My first of many showreels, which will be shown at my final year exhibition this week. It includes a couple of bits of never-before-seen animation.

For some reason the video’s frame-rate has ended up as 22fps instead of 25. And yet it plays at the original speed. Odd.


SPP3 – Assignment One

So, for the first assignment for SPP3 I have to find four full-time multimedia jobs, four full-time post-graduate courses, and “mock” apply (as in write out the paper work but not actually send it) to one of each.

Task A: Multimedia Jobs

This was tricky, seeing as most jobs usually ask for a couple years of experience; if you’re good at searching though, you can find ones that don’t have it listed as a firm requirement. I narrowed the results down to four via a combination of realism (no “Senior” positions for a first-time job – I learnt that when I attempted to apply for a job at Linneys Design near where I live about 4 years ago. Obviously, I am older and wiser now).

After careful consideration – and realising that the fact I don’t have a passport would be, to put it lightly, problematic (yes, I know we aren’t actually applying for these, but it’s still something to factor in considering how many jobs are overseas), I “applied” for the role of Game Artist at Playfish. Since I obviously don’t have the previous experience it lists as being a plus, I did my best to make my covering letter as interesting as possible (you’ll be glad to know that it’s a marked improvement from the last one I did – this time I actually have some idea of what I’m doing).

Task B: Post-graduate Courses

This one is somewhat unfair considering I’m an overly curious academic at heart, meaning there are a lot of courses I would be interested in studying. But I did eventually narrow it down to four.

Of the courses, I decided I would mock-apply for the Escape Studios Animation course. Not only would it make it even more likely I would get a job, the subject matter it would teach would be invaluable; I already know a lot about 3D modelling and texture, so I would really like to focus solely on the animation instead of having to construct my characters and rig them first. The downside, of course, is that it costs £8,750, and whilst the reaction of my parents would be amusing, that’s not something I’m about to tell them.

Another thing that’s come out of this:- my CV has improved ten-fold. I found the old one I had uploaded at the other day, and lets just say that it did seemrather amateurish (mind you, it did get me an interview for a position in the local paper’s main office, so it can’t have been that bad).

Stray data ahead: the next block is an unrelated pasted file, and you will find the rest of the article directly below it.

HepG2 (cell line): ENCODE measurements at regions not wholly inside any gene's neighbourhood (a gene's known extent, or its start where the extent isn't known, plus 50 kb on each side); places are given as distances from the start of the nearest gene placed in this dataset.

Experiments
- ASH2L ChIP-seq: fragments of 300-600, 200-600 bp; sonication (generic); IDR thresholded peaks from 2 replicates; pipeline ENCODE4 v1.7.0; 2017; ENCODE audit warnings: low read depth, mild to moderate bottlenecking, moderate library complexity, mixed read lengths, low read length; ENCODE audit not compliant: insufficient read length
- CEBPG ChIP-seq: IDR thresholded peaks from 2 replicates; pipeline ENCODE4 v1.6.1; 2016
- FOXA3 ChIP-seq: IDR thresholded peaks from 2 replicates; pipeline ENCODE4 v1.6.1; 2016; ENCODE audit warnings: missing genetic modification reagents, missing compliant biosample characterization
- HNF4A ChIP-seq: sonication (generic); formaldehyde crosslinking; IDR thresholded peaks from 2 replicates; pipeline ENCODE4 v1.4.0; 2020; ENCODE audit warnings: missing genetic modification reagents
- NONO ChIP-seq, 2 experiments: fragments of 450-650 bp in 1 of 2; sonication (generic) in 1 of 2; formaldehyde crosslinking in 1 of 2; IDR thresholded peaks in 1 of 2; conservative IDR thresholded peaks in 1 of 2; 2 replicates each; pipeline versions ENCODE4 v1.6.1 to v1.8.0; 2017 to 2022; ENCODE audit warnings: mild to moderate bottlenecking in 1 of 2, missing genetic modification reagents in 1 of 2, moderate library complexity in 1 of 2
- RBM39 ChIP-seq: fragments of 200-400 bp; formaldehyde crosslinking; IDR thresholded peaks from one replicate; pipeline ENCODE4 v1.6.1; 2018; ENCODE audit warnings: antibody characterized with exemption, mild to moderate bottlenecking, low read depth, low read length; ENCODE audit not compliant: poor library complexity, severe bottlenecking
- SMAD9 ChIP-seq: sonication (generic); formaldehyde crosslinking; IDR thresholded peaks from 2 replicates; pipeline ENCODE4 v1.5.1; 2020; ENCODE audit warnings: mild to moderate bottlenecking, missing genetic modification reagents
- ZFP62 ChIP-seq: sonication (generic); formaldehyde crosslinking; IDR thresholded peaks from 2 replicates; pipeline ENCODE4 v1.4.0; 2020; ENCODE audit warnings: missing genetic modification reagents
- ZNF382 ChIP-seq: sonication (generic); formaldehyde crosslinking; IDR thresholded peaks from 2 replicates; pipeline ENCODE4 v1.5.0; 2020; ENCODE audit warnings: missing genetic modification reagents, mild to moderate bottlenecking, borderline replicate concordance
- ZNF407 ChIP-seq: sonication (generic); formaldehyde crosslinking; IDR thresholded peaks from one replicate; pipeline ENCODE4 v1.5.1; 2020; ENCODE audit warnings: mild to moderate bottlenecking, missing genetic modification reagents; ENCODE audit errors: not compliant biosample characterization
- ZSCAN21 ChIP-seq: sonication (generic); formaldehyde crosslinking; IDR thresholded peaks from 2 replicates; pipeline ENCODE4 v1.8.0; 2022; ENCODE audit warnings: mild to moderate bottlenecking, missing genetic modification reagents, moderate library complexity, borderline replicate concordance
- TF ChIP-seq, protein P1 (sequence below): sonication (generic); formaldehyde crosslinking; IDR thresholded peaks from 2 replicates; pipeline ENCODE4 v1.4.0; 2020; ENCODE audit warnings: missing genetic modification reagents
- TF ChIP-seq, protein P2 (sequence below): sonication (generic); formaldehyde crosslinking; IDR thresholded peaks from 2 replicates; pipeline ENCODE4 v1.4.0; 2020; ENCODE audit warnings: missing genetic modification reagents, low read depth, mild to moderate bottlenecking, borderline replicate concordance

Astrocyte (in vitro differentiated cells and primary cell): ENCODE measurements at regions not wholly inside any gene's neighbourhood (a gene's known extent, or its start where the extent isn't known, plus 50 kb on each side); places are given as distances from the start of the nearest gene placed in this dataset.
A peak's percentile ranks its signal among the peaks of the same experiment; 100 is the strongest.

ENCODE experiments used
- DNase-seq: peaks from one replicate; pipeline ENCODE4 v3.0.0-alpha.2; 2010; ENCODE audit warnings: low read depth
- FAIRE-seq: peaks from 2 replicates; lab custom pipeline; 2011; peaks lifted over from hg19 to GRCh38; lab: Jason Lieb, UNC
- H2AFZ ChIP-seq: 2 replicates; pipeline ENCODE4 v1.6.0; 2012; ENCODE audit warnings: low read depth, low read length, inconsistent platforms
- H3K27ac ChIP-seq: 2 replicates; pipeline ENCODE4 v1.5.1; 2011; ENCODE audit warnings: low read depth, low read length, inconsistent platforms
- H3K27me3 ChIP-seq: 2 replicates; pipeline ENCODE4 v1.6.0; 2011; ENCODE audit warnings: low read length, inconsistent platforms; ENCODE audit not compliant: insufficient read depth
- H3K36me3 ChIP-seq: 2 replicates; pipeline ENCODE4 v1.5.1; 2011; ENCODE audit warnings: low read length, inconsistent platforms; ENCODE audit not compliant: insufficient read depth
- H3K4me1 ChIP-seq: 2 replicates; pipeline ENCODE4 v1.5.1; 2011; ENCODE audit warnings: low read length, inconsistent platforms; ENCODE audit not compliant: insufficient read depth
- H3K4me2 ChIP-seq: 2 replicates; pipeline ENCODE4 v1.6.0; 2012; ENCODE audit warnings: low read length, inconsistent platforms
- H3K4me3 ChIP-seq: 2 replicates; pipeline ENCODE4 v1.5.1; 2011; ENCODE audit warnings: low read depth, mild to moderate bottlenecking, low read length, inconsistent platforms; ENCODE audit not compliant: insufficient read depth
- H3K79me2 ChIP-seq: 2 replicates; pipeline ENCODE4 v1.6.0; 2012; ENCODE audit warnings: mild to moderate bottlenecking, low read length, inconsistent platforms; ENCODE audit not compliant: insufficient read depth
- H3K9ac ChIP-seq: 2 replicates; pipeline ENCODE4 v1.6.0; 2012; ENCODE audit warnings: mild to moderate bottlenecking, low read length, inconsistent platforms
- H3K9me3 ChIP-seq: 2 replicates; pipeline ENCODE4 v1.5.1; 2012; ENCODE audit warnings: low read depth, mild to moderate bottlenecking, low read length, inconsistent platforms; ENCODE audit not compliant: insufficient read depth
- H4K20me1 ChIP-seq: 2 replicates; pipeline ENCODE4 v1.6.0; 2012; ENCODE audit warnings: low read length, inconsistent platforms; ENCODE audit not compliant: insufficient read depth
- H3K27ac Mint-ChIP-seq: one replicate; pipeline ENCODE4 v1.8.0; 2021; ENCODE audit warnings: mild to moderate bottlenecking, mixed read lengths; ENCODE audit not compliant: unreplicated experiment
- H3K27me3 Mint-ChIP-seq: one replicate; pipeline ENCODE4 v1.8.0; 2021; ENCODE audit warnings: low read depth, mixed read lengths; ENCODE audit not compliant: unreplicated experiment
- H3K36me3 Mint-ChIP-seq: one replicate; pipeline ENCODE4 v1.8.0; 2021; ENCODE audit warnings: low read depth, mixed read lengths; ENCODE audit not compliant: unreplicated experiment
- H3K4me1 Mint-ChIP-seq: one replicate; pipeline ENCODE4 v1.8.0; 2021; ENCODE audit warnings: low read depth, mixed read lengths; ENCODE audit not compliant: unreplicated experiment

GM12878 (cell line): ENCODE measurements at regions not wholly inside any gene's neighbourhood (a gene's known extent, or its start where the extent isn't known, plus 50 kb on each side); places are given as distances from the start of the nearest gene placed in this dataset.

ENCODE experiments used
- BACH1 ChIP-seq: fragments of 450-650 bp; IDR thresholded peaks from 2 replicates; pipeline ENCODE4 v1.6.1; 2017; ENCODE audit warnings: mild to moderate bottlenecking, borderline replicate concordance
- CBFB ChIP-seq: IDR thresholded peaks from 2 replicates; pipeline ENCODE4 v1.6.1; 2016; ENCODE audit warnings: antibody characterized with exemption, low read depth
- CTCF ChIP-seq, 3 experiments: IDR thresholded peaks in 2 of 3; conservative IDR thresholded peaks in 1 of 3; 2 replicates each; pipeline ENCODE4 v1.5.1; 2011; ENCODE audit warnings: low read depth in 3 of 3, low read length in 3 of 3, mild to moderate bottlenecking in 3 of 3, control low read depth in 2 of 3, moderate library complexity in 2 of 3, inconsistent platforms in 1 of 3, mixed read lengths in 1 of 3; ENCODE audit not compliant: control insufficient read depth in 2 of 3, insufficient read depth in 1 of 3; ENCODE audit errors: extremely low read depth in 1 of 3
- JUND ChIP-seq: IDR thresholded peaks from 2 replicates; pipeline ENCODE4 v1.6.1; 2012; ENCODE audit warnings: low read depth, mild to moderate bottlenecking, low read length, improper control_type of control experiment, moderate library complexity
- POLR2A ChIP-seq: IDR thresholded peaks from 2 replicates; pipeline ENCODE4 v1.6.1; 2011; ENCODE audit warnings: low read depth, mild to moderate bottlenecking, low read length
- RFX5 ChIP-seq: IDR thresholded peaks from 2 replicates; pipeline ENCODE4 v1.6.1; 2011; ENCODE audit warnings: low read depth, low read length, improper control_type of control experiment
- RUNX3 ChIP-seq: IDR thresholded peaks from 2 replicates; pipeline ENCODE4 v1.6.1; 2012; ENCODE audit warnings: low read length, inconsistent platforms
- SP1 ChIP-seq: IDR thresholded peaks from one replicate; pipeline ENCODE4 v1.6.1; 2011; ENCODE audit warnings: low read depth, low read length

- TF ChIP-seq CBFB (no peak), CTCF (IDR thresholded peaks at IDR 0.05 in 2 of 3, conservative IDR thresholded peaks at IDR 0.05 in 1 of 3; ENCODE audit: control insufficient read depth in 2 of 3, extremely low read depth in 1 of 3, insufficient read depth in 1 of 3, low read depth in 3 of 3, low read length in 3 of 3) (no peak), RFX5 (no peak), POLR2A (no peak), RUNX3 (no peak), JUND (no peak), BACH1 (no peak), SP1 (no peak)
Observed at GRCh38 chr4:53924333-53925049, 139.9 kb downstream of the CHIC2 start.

File Sharing Animation

Once again, I forget to routinely update my journal. It’s not that I can’t be bothered, but I get so absorbed in what I’m doing, and I take so damn long in just typing a post, that it just falls by the wayside.

Anyway, here’s my animation for the simulated client brief. Slightly madcap, but then I am rather bad at pulling off serious stuff in a short time-frame. I’m much more geared towards oddball shenanigans.

To quote my sister; “let me get this straight – download illegally and you get abducted by aliens and anal-probed?” When you put it like that, it sounds like a pretty good deterrent to me.

In other news, I’m currently waiting on getting the signed copy of the client agreement form from my client in the post. After the trouble I went to getting it, it’d better be acceptable. As for the essay, I’m glad I can finally go into full-on bookworm mode. It’s all-right skimming through papers and books when you’re doing another project, but I work best when I can lock down and absorb myself in the material. You can bet my scanner’s going to be overworked so I can put scans through an OCR program (I’m hap-hazard at typing at the best of times, so the less opportunity I have to mess that bit up the better).

The Cat Piano

io9 is one of my favourite blogs but, occasionally, it takes me by surprise with what it posts. Last month, it posted an animated short that completely blew me away. Everything about it; the art style, the narrative, the animation, the sound; was utterly superb, and it left me wanting more in this world.

I firmly believe that everyone should see this at least once.

Final Animation post of the year.

Okay I admit it. This should have been up before now. In my defence I hit a sort of burnout after hand in and combined with me being scatterbrained it ended up low on the list.

I’ll say this: modelling and rigging characters = piece of cake. Wiring parameters also equals piece of cake. Cameras and x-referencing scenes to avoid a program crash (I hit double figures during this. You do NOT want to know how visualisation went in that regard) equals a pain up the arse. I also learnt to next time not model anything in excess of 100 units tall because this makes the sets you need to build ridiculously huge. Once you’re hitting 4 digits in the XYZ coordinates it starts getting unbelievably silly.